Microarray analysis, paired with karyotyping, can elucidate ultrasound-identified fetal anomalies
Cytogenetic microarray analysis is also being explored in the prenatal period. Microarray analysis is currently used as a first-line test for infants and children who demonstrate developmental delay, autism spectrum disorders, dysmorphic features, and congenital anomalies. As many as 15% of patients with an otherwise normal karyotype will have a clinically significant copy number variant (CNV) on microarray. This finding has led to the use of microarray analysis in conjunction with karyotyping for fetuses with ultrasound-identified anomalies. Both targeted arrays (for syndromes associated with ultrasound anomalies) and whole-genome arrays are available.
Recent data from a study from the National Institute of Child Health and Human Development (NICHD) reveal that the prenatal detection rates for aneuploidy and unbalanced translocations are comparable between microarray analysis and karyotyping. Microarray analysis did not, however, detect triploidies or balanced translocations. As many as 6% of patients with a normal karyotype and structural anomalies and 1.7% of patients with advanced maternal age or positive screening tests had either a known or potentially clinically relevant CNV. This large study concluded that microarray analysis not only provides equal detection of aneuploidy but also more information in the form of CNVs, compared with karyotyping alone.
Microarray analysis also has been used in the study of pregnancy loss and stillbirth because it does not require viable or intact tissue as a source of DNA—an advantage, compared with traditional karyotyping. A recent study from the Stillbirth Collaborative Research Network demonstrated that genetic results in cases involving stillbirth were obtained more frequently via microarray analysis (87.4%) than by karyotype (70.5%). In addition, more genetic abnormalities (aneuploidy, pathogenic CNVs, and CNVs of unknown clinical significance) were detected by microarray analysis. Investigators concluded that microarray analysis may be especially useful in cases involving stillbirth (when a karyotype cannot be obtained) and structural abnormalities.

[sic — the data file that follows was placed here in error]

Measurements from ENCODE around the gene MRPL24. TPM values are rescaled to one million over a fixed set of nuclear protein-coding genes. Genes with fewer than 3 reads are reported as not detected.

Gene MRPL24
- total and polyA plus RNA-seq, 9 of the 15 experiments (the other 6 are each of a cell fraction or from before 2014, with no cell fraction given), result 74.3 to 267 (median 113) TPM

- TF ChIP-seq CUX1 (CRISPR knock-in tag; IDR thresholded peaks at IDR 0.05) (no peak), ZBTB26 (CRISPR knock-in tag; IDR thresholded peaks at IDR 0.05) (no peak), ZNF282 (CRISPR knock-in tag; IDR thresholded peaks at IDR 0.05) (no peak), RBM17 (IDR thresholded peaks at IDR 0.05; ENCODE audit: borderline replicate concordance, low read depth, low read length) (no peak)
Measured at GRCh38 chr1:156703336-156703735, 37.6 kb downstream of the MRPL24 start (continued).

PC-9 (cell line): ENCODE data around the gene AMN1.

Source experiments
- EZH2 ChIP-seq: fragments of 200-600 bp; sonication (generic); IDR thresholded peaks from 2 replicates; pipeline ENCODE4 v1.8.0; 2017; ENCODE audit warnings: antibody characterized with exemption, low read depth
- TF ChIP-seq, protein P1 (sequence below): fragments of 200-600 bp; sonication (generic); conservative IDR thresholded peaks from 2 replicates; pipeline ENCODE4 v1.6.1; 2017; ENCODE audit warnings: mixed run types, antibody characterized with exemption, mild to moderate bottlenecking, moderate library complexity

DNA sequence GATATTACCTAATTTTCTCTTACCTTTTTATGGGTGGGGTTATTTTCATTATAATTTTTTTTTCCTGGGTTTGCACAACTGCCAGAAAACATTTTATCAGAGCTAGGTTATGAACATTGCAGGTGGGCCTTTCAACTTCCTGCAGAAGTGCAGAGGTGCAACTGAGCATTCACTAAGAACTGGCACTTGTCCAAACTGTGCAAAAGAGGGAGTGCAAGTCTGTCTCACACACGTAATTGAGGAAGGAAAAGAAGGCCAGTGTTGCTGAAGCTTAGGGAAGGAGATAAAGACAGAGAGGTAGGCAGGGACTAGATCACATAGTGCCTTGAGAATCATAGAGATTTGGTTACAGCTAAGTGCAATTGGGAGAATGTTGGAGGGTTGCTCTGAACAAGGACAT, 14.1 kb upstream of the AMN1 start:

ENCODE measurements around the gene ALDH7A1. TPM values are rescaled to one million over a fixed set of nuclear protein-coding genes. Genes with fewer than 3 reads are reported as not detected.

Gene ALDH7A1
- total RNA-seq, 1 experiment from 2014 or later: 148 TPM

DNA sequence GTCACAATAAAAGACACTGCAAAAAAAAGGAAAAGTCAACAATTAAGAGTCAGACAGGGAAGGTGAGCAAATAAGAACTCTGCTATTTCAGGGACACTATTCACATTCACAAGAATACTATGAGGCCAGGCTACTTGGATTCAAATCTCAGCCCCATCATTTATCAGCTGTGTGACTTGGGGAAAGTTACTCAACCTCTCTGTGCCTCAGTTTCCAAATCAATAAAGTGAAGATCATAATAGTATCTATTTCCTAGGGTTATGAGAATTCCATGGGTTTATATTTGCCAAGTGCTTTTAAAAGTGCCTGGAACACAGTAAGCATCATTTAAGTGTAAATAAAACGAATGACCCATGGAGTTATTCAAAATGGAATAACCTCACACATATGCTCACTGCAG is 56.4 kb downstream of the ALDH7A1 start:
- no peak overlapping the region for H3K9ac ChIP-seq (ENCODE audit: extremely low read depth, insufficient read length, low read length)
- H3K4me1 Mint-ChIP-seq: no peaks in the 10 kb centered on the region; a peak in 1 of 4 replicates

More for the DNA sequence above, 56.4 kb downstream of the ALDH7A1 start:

WHAT THIS EVIDENCE MEANS FOR PRACTICE
We want an accurate, completely risk-free genetic test that can be used for anyone. What we have so far is a technology that must be tested before it can be used in most of our patients—that is, the low-risk ones. We also have access to the fetus’ genetic code on a very specific level.
The total costs of such an approach—test, interpretation, counseling, and long-term follow-up of uncertain results—are unknown at this time and may prove to be unaffordable on a population-wide basis.
Should microarray analysis replace routine prenatal genetic testing?
A major dilemma associated with this technology is the significant amount of time that may be needed to counsel patients when the results are of unclear clinical significance.5 If the fetus has an anomaly, and a related CNV is identified, then counseling of the parents is fairly straightforward. However, if the fetus has an anomaly and a CNV that has not yet been defined, what should the parents be told? Some argue that this information should not be shared with the parents, whereas others recommend full disclosure of all results—even if we do not yet know what to make of them.
Another issue with microarray analysis is its inability to detect balanced translocations, triploidies, and low-level mosaicism, which require either a karyotype or whole-genome sequencing. Microarray analysis is also more expensive than karyotyping, although this may change in the future.>
Fetal therapy involves a complex equation of potential benefits and risks
Adzick NS, Thom EA, Spong CY, et al; MOMS Investigators. A randomized trial of prenatal versus postnatal repair of myelomeningocele. N Engl J Med. 2011;364(11):993–1104.